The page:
Local officials' predilection for lavish
ceremonies in honour of legendary figures from the past is drawing the ire of
Chinese citizens who would prefer to see the city fathers spending their budgets
more prudently, according to a survey released in Beijing Monday.
Monday's China Youth Daily said its latest readers survey showed that about
62 percent were of the opinion that too many and too costly public memorial
ceremonies were not a good thing.
A recent ceremony held in Zhushan county in central China's Hubei province in
honour of the ancient earth goddess Nu Wo irked the citizenry when it was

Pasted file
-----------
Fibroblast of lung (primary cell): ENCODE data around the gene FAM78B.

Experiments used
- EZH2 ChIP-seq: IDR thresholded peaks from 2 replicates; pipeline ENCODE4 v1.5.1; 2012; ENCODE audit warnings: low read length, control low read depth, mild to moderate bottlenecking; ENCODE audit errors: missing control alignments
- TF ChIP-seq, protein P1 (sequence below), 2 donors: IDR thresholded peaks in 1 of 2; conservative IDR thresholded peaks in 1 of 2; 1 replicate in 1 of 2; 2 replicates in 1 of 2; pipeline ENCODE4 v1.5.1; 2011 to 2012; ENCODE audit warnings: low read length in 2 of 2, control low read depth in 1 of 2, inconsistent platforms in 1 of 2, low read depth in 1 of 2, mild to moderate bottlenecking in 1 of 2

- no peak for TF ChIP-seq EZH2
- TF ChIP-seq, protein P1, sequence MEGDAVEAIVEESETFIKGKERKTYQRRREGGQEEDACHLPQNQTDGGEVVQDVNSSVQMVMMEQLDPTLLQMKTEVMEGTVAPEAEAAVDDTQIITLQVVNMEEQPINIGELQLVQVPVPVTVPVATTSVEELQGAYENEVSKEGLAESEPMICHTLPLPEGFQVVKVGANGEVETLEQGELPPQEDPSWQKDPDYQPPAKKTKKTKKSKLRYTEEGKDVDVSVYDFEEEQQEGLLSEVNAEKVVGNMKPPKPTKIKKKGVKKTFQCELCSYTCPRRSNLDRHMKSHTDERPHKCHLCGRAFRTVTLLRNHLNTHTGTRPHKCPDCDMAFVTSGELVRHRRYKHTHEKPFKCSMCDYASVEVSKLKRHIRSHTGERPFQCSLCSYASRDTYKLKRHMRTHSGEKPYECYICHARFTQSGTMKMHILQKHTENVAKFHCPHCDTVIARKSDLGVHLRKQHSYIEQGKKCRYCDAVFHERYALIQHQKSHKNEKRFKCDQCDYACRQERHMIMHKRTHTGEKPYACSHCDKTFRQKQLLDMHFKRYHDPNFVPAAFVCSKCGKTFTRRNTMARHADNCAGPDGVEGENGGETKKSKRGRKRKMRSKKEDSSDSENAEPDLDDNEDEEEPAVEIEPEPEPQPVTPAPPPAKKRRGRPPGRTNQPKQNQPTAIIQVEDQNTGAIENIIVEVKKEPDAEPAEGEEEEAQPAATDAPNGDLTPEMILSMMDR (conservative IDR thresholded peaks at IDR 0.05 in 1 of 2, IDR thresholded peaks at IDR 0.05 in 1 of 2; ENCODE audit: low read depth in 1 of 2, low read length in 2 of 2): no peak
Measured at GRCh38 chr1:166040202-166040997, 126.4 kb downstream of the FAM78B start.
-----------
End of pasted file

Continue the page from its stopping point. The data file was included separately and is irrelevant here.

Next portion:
revealed that the ceremony had consumed about 1.5 million yuan (about
US$197,000) of public funds.
The annual income in Hubei averages about 400 yuan (52 US dollars).
Almost 60 percent of the people surveyed agreed that the government should
not indulge in too many memorial ceremonies, the newspaper story said.
A number of ancient religious and cultural icons have become the focus of
public ceremonies in China, most of which are funded by local governments.
The administrations claim that these functions will help maintain local
cultural traditions and might allure more investors.
But the public is skeptical. According to the survey, 59 percent thought the
ceremonies were a waste of money and did not benefit the local economy.
Only 9 percent thought that this kind of ceremony was a good way to sustain
China Youth Daily surveyed 1,251 people from 31 provinces, autonomous regions
and municipal areas in China from May 28 to June 25. 76 percent of the
respondees were men.